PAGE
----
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|50 Favorite Rappers of All Time (From 50 to 1)|
Another "best rapper" opinion list, another unsurprising winner. All English speaking of course, so you won't hear about my love of Japanese rap on here lol. Decided to go out on a limb and list 50 of my favorites though, soooo.... here we go. The order is from 50 to 1.
- Q-Tip (like him more as a member of ATCQ, and the whole group effort I like more than the solo projects of any member, to be honest)
- Method Man
- Mos Def
- Kool G. Rap
Back in the early 2000's, I used to mess with Joe Budden hard. I actually remember during middle school, I was wondering "when is this guy ever gonna come back?". Well, like they say... be careful what you wish for. For what it's worth, Joe has a decent amount of bars, especially when he was in Slaughterhouse. But he's definitely not one of the all time greats, and his douchy attitude these days kind of takes away some of the skill you hear in his stuff.
Someone with strong potential to be a true great, Fat Joe has slacked and lingered a good amount of his skill throughout the years in exchange for pop hits. Way back 20+ years ago, however, he was shining as a legit emcee, reaching his peak of skill in 1998 with the release of "Don Cartagena". Unfortunately, this came at a cost as it was also his first commercially successful album as well, thus forever putting his emcee skills second, rather than maintain his rugged, gritty street style which was his own. Truly a waste of decent potential.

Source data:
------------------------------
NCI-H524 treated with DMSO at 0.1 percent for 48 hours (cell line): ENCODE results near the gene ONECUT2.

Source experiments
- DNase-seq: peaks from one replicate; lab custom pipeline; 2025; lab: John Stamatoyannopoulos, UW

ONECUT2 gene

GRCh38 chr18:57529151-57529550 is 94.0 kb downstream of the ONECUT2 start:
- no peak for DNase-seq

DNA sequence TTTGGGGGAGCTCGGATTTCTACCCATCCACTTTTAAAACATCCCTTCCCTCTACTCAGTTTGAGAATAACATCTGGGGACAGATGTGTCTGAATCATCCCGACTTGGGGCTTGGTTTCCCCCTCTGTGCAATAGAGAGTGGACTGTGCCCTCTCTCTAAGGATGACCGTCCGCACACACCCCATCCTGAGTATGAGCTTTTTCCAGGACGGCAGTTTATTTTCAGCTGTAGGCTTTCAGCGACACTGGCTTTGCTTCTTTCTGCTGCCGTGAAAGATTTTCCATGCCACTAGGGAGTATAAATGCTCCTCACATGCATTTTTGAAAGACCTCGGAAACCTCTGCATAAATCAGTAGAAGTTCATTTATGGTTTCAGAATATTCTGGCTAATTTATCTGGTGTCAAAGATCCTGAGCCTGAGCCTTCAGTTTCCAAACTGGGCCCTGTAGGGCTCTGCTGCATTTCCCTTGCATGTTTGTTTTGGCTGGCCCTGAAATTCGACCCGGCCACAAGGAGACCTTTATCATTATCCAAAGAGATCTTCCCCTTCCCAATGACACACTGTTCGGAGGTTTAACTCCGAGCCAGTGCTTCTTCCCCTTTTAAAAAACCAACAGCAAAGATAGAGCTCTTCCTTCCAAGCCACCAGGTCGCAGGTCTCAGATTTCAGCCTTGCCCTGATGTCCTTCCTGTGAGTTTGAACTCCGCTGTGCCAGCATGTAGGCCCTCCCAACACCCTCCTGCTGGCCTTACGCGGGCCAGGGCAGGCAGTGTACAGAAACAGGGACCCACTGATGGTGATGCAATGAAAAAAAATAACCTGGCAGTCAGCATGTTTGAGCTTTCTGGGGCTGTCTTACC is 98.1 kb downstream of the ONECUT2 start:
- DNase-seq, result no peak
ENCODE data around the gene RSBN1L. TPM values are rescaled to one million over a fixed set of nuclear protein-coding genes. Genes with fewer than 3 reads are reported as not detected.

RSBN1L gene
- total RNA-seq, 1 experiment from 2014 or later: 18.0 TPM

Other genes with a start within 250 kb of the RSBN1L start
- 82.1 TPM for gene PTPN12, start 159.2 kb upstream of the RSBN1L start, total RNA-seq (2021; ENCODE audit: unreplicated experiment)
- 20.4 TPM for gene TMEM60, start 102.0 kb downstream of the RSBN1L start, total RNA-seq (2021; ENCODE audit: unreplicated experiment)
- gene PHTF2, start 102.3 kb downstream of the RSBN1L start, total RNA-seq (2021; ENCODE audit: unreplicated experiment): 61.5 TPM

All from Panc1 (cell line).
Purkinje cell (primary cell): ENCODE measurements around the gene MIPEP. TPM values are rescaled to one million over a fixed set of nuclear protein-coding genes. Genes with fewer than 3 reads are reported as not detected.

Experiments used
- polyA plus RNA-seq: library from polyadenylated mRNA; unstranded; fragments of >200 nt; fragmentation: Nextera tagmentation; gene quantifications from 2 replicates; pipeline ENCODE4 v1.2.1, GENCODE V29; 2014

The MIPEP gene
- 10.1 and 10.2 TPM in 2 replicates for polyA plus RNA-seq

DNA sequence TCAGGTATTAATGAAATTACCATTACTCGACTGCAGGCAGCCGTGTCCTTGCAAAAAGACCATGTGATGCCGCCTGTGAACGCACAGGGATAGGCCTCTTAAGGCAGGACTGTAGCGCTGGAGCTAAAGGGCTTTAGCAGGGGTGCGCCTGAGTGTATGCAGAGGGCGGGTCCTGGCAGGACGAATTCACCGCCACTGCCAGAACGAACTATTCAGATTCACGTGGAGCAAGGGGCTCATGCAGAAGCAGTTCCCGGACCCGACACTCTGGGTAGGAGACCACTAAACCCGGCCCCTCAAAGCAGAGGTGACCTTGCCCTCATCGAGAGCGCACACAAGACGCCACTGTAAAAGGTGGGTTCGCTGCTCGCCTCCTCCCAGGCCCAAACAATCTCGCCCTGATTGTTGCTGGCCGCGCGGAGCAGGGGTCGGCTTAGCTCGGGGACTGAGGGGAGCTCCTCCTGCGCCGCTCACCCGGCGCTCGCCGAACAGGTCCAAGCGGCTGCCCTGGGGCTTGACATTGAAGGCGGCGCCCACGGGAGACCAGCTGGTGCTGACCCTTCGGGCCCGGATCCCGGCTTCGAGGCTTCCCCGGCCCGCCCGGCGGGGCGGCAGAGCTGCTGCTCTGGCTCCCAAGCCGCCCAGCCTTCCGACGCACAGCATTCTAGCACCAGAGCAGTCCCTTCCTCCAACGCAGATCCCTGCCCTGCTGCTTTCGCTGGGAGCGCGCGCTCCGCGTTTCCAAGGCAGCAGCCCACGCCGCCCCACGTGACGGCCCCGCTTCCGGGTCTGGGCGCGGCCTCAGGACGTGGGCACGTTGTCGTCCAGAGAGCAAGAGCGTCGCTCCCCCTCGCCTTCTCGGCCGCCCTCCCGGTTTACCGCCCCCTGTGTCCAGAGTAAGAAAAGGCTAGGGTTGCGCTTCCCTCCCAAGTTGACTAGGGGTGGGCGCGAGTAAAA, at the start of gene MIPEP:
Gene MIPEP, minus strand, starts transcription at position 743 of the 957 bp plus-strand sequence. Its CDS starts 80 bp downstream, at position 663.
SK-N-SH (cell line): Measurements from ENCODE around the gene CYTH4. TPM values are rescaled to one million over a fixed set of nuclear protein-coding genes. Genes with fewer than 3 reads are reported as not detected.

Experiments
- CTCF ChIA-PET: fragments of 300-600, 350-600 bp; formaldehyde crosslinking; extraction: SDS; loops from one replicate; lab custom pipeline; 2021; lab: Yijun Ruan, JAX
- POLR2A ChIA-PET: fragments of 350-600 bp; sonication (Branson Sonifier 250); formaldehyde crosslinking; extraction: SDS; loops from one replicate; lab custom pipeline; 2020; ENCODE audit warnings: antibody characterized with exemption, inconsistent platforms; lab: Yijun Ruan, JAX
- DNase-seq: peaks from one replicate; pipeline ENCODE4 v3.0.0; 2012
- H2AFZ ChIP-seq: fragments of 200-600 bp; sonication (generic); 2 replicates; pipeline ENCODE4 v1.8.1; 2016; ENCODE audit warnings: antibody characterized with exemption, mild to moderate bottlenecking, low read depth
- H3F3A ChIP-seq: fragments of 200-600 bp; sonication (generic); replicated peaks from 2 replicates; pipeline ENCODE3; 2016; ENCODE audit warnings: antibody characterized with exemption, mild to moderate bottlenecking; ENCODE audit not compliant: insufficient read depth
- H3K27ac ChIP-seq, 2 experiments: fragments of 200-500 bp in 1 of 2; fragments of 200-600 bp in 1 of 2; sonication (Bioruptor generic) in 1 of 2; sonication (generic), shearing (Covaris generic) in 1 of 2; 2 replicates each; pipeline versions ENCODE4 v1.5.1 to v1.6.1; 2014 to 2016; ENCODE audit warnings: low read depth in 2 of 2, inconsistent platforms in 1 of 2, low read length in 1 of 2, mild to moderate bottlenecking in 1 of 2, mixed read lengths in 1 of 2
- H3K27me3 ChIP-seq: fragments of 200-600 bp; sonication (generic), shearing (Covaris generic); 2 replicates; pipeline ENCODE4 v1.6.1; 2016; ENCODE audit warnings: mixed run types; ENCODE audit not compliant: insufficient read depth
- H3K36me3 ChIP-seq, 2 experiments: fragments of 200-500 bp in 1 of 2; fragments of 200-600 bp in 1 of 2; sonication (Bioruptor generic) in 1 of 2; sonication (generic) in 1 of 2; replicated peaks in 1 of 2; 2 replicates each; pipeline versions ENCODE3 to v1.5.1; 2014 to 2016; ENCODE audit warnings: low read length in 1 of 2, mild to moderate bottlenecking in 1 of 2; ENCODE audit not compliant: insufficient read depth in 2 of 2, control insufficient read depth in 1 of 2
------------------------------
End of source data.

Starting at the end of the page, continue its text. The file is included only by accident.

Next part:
It Takes a Thief
Yeah, people tend to laugh off Coolio as that crackhead with weird hair and the butchered Juggalo tattoo these days. But back then, he was a dude who was among the first wave of West Coast hip hoppers, and who released some great stuff. Although his most popular moment occurred in 1995 with "Gangsta's Paradise", my personal favorite of his is his 1994 debut "It Takes a Thief", which is one of the first pop-gangsta albums. Although the genre would get muddied during the next few years thanks to critically-speaking mediocre releases from guys like Ja Rule, what made Coolio different was the sincerity in most of the tracks as well. The retrospective, flashback vibe of the album makes it fantastic as well. Unfortunately, Coolio wouldn't follow up his following album, "Gangsta's Paradise", well at all, and in all honesty, he hasn't released anything really good since. But his first two albums are so good, that it still earns him a spot, albeit pretty low on the list.
I understand the dude's skill and talent, but to be honest, Talib Kweli never really did much for me outside of "Quality" and "Eardrum". But those two albums made a great impression on me as a kid, and really made me think more seriously about lyricism at a young age. So while he's not necessarily someone that I listen to a lot... or much at all, really, he is someone that made enough of an impression on me as a kid that I have to give credit where credit is due.
40 Dayz & 40 Nightz
Back in the day before Pimp My Ride, Xzibit was known as a scary dude that never smiled, and who had some solid emcee skill. Breaking out as an associate of the rap collective Tha Alkaholiks, he released his solo album in 1996, "At the Speed of Life", which became an instant classic upon release. His aggressive and real-as-fuck sound and image made his raps hit that much harder, as evident on my personal favorite track of his, "What U See is What U Get". Although he hasn't released a really good album in 17 years, he tried to save face in 2006 with "Full Circle", which was good in a poppy way, and without the signature Xzibit aggression. And although the Xzibit rap magic has long been lost, his first four albums remain hardcore rap classics.